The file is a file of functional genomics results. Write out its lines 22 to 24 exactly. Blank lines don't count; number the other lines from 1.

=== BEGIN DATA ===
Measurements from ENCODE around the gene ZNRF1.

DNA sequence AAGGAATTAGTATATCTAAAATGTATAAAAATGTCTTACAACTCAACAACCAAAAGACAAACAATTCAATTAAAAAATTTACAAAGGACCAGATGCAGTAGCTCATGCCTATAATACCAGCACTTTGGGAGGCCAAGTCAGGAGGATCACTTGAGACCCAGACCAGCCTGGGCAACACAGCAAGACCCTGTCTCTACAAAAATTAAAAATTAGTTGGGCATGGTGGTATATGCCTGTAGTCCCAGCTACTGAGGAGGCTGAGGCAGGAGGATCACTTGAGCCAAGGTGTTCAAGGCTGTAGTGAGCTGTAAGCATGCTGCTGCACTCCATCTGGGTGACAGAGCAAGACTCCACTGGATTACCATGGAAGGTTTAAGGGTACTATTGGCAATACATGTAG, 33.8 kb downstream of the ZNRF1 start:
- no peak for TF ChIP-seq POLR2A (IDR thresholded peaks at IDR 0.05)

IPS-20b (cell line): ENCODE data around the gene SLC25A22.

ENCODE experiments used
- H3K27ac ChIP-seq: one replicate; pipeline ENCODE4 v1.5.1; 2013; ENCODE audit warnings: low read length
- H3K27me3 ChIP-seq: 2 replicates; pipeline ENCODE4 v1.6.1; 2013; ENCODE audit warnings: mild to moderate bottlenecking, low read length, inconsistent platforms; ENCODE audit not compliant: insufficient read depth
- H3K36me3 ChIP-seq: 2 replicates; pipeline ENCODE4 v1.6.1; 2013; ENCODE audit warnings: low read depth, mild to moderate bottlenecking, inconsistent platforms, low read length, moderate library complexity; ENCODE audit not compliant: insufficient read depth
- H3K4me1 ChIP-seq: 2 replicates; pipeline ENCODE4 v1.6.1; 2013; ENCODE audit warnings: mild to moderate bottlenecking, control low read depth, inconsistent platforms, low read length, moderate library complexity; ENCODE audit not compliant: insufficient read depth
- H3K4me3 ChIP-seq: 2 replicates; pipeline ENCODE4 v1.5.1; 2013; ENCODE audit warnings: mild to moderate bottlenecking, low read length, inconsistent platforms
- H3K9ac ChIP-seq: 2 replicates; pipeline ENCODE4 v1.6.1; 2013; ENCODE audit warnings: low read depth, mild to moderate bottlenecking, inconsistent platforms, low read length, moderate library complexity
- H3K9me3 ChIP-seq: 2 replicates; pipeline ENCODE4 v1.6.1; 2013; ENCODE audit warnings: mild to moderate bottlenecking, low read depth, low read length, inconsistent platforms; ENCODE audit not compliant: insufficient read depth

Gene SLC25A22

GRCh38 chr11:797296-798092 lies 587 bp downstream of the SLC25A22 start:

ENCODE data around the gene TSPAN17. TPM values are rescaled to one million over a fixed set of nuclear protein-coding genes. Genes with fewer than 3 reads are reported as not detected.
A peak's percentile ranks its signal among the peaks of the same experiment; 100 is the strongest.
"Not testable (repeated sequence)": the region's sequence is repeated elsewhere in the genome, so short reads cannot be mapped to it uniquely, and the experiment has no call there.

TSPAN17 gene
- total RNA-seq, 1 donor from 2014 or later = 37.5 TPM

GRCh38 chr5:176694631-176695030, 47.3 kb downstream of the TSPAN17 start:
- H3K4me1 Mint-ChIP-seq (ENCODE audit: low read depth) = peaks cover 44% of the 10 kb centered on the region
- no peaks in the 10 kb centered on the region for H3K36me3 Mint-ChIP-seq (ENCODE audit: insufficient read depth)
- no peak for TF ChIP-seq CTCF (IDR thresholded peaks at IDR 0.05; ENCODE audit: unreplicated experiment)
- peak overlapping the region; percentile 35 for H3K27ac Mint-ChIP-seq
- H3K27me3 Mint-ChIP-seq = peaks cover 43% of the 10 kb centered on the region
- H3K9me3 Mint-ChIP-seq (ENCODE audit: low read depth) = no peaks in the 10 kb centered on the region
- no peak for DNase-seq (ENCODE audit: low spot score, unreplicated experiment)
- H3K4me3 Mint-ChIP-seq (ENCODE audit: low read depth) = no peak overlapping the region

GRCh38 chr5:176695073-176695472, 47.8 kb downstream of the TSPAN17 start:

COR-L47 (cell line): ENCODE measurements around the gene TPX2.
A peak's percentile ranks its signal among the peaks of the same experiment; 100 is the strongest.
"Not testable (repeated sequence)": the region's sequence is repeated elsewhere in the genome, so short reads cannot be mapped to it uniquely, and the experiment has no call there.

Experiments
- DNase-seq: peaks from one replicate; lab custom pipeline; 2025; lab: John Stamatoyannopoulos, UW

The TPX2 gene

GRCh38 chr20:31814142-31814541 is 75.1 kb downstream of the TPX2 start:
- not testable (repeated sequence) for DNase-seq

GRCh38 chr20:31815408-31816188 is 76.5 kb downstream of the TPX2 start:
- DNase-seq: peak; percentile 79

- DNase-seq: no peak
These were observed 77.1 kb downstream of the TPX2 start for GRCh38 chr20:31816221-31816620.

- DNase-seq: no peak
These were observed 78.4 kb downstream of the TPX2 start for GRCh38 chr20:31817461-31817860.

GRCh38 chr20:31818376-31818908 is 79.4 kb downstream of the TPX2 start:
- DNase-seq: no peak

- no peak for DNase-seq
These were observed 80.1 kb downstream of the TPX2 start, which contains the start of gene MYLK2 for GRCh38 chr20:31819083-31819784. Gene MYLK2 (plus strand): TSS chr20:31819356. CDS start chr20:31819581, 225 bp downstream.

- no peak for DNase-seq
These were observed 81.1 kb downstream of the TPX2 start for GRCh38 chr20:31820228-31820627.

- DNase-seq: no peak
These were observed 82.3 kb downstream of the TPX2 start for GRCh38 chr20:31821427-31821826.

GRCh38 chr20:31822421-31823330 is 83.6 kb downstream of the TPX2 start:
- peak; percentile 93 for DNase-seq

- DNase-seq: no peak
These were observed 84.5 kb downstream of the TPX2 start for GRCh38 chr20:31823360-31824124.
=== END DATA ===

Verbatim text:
- no peaks in the 10 kb centered on the region for H3K36me3 Mint-ChIP-seq (ENCODE audit: insufficient read depth)
- no peak for TF ChIP-seq CTCF (IDR thresholded peaks at IDR 0.05; ENCODE audit: unreplicated experiment)
- peak overlapping the region; percentile 35 for H3K27ac Mint-ChIP-seq